Commentary: The 'end of the world' beliefs have sequels, which is a good thing

Well, folks, we've done it. Fourteen days have passed since the world was supposed to end, and it just didn't happen. Glory be to the Mayan civilization that set us up, but, hey, it wasn't their fault if we missed the fact that all calendars come to an end — and then start up again. You know, like a second past every Dec. 31 midnight becomes Jan. 1.

So much for the word that the world would cease to exist on Dec. 21, 2012. I got confused because I kept hearing people tell us to buy, buy, buy for the holidays, as if the devil was on our tails. I wondered why we were talking about the future when the future was supposed to be past.

Fueled by media and pushed on the Internet, we learned that some mathematically astute ancient Mayans made a calendar with an end-date of 12/21/12. For sure, there are other calendars out there, but in the West, we love to romanticize ancient peoples, but seriously, folks, the Mayans had issues, too. Despite their intelligence and talents, most seem to have disappeared. Was that due to carelessness (overpopulation); droughts (can't control the weather); killing each other; maiden sacrifices?

Anyway, hieroglyphics were found in an ancient Mayan monument in Tortuguero, Mexico, indicating that 12/21/12 would see us all gone.

The keeper of our solar system, NASA, did say that those who believe that the end of days are near are misinformed, and that the story started with claims that a fictitious planet, Nibiru, supposedly discovered by the Sumerians, was headed toward Earth. "This catastrophe was initially predicted for May 2003, but when nothing happened the doomsday date was moved forward to December 2012 and linked to the end of one of the cycles in the ancient Mayan calendar at the winter solstice in 2012 — hence the predicted doomsday date of Dec. 21, 2012," NASA said. "There is no credible evidence for any of the assertions made in support of unusual events taking place in December 2012."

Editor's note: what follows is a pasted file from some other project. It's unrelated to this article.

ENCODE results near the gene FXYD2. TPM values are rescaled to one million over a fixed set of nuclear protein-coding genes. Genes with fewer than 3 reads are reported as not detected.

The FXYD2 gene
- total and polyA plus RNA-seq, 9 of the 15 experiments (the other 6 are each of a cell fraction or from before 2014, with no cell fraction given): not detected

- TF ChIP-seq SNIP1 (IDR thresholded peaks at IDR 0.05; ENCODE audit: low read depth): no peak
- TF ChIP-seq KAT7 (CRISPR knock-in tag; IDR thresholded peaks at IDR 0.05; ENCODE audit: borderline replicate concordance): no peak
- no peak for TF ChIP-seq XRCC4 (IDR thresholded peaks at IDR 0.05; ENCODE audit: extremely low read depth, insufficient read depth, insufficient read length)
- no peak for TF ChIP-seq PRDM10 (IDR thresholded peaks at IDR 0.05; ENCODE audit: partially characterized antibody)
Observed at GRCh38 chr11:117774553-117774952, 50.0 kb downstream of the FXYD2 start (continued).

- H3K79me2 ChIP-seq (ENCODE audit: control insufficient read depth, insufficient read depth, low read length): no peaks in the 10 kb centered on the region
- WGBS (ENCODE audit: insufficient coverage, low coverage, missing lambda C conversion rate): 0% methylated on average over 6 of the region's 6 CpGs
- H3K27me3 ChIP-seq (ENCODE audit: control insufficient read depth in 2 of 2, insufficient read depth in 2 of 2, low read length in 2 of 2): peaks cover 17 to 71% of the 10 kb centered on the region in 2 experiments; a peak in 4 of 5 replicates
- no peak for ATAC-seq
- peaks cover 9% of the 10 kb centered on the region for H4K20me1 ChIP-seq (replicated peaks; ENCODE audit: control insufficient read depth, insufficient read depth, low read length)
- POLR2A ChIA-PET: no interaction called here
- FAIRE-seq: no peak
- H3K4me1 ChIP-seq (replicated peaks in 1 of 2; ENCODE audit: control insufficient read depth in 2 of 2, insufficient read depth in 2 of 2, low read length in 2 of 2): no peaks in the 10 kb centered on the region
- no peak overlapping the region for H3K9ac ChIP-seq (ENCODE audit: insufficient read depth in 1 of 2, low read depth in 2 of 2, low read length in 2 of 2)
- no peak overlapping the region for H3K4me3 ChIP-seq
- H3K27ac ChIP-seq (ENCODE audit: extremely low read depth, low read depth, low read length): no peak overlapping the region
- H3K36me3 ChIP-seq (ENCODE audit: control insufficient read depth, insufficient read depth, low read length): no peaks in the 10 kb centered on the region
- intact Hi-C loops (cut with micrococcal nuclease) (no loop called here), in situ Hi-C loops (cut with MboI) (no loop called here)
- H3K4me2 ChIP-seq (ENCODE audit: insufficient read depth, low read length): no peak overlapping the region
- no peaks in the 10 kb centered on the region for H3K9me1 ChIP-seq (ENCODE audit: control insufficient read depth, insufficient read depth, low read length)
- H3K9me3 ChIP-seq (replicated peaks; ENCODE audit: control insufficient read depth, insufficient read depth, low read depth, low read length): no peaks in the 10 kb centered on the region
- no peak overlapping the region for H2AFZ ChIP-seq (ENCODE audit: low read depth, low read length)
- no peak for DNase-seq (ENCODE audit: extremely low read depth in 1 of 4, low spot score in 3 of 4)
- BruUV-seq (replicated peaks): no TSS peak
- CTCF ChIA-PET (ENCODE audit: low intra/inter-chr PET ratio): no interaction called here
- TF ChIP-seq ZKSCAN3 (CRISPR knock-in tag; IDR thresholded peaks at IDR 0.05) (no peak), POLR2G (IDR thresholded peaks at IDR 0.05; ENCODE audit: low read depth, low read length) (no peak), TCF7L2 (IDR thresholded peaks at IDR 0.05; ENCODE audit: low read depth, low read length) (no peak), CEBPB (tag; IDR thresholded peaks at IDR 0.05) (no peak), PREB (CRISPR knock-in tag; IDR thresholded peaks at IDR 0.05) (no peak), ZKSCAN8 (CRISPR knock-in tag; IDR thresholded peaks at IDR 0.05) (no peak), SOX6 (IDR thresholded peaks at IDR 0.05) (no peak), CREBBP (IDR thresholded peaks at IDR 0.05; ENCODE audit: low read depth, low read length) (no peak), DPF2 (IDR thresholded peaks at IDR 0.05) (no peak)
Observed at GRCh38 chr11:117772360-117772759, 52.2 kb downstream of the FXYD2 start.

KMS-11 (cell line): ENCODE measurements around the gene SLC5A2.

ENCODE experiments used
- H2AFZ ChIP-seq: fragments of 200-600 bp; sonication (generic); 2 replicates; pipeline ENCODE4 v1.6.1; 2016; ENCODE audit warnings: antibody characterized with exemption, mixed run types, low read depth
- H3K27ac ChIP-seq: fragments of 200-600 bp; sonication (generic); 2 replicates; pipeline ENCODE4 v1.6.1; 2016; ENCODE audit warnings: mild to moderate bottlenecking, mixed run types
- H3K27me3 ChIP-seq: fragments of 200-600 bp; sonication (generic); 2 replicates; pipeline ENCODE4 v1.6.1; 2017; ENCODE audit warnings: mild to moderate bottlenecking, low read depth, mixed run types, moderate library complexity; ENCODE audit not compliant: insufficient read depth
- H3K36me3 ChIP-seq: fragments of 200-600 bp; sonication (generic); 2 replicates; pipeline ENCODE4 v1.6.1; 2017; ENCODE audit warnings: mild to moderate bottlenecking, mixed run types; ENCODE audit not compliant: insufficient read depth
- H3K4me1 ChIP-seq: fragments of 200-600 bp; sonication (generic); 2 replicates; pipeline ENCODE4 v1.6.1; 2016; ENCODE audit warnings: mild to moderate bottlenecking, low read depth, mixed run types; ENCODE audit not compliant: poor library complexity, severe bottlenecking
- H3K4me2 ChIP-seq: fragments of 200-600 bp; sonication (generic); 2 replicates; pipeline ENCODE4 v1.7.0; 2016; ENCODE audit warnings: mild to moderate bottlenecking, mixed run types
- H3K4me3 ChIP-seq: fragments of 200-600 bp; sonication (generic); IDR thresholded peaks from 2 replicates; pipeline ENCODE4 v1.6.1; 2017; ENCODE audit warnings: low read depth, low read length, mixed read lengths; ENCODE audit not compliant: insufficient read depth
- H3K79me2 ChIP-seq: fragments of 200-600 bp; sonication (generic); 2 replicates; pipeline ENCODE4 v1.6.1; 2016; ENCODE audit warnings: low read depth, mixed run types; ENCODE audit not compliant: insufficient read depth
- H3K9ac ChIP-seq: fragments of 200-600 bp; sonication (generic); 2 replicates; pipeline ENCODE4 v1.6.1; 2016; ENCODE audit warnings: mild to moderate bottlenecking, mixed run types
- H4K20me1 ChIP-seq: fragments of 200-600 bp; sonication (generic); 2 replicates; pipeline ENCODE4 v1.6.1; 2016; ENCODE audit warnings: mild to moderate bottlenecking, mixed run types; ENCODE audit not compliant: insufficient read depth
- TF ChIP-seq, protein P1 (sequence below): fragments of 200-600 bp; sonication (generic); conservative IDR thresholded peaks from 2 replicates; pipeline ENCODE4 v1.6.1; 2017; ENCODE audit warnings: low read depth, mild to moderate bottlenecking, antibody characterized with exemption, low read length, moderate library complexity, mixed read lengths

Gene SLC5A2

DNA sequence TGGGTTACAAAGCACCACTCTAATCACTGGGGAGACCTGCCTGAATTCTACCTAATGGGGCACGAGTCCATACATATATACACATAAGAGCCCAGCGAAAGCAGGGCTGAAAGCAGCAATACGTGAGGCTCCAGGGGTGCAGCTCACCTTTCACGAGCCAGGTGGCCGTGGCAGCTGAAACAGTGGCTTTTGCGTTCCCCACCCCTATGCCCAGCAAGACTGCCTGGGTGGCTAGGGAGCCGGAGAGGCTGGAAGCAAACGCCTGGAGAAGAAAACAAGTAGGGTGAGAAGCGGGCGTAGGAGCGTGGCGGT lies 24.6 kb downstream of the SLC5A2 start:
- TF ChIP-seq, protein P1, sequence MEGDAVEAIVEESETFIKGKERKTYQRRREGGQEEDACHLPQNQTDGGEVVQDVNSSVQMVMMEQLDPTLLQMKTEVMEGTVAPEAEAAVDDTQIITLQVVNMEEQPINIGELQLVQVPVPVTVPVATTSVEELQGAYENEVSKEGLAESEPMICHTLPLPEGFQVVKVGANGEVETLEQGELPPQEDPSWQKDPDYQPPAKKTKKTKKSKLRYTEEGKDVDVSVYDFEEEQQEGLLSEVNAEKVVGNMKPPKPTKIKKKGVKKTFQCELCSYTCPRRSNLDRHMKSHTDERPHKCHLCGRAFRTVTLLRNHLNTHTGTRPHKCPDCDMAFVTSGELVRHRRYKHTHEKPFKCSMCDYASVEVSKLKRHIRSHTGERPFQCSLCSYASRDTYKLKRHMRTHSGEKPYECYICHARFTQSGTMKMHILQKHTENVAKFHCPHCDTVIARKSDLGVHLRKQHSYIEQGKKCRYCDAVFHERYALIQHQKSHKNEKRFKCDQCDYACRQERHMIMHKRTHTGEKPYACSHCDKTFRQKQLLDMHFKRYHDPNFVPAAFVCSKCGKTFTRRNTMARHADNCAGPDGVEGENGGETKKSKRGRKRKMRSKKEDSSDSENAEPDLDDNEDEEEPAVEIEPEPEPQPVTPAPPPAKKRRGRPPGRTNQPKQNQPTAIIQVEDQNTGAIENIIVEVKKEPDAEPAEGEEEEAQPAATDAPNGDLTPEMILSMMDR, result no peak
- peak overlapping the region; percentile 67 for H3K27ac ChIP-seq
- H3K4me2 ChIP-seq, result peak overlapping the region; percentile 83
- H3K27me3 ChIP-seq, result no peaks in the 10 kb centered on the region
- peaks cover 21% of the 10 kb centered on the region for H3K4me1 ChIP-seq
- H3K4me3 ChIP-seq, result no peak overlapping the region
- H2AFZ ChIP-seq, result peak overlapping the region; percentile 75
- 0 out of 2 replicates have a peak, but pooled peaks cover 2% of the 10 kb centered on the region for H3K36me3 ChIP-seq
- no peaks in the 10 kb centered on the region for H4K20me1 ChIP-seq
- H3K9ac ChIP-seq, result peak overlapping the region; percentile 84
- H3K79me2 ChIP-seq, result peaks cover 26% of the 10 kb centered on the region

I got smarter in 2003, waiting for the world to end, than I was as a kid in Baltimore when, rumor had it, the world would end on a Saturday in July. Six neighborhood boys and I gathered on Neal Butler's front steps, which was across the street from Harlem Park, to await the meteor that would smash us to smithereens — after we finished our chores, of course. We even gave up our weekend jaunt to the movies, missing the "Flash Gordon" serial of the week.

We met around 1 o'clock, excited by the prospect of seeing the meteor, knowing that, at ages 8 through 12, we would be the last people on Earth. We saw ourselves making our way through the rubble, minding that the glass would not get into the boys' high-top sneakers and my Mary Janes with the little girl socks. We were survivors, contemplating how we would have to live on mice and rats, but not dogs and cats, because we liked them.

We would be like Tarzan and Jane — me, being Jane, since I was very nearly the only girl in the neighborhood and the best alley jumper around. I could beat the boys.

Around 5 o'clock, Billy Ross' mother called from her window and told him to come in for supper. Billy told her he couldn't because he was waiting for the world to end. Mrs. Ross told him that she didn't think it was going to happen that day, so come on in and eat. Billy left.

Around 6, Alfred said he was going in but would come back later. He didn't. Then Neal went in. But my brother and I stayed, waiting because we knew exactly where the meteor was going to fall in the park.

Happy New Year.

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